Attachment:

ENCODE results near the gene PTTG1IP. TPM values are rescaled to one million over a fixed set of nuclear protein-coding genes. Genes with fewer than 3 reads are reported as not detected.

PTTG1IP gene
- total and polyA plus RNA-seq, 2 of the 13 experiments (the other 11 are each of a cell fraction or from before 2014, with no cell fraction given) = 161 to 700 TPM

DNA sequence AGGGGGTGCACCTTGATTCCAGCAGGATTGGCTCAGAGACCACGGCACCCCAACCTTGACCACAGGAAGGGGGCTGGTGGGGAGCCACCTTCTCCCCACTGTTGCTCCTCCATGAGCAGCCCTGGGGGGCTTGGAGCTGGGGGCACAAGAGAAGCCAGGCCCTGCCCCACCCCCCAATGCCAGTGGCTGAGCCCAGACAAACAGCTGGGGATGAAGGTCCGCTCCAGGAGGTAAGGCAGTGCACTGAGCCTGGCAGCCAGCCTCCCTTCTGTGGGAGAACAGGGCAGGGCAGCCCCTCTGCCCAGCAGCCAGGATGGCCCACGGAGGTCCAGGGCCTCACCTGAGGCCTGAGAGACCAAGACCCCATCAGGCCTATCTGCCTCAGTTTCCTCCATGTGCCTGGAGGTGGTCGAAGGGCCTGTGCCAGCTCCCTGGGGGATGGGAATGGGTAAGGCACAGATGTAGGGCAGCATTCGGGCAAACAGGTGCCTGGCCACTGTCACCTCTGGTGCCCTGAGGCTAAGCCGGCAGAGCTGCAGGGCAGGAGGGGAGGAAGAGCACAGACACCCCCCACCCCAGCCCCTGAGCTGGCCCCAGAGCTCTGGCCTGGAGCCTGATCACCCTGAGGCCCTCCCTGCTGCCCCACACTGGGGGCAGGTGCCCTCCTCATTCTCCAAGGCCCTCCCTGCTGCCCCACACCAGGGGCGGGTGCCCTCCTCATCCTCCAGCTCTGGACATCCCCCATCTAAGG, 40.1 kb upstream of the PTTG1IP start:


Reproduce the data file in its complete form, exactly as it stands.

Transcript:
ENCODE results near the gene PTTG1IP. TPM values are rescaled to one million over a fixed set of nuclear protein-coding genes. Genes with fewer than 3 reads are reported as not detected.

PTTG1IP gene
- total and polyA plus RNA-seq, 2 of the 13 experiments (the other 11 are each of a cell fraction or from before 2014, with no cell fraction given) = 161 to 700 TPM

DNA sequence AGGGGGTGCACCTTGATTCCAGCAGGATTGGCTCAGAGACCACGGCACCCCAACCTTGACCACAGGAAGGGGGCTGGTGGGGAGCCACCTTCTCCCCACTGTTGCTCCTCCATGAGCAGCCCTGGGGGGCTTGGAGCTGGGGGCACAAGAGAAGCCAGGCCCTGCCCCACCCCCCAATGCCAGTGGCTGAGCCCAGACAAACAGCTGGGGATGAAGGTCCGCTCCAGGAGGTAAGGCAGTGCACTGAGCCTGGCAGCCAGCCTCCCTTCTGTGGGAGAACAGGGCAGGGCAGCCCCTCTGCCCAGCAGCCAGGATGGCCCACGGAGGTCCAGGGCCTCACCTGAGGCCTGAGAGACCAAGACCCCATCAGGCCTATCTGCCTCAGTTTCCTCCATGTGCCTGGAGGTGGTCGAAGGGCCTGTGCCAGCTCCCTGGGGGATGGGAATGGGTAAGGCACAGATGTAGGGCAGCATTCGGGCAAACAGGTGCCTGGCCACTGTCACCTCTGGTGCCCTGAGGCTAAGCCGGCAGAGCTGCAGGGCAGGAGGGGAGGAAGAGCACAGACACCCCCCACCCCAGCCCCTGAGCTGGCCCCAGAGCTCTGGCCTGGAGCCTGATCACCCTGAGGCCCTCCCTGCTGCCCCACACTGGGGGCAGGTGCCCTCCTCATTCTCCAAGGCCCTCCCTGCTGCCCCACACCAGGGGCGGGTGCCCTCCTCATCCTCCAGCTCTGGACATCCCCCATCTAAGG, 40.1 kb upstream of the PTTG1IP start: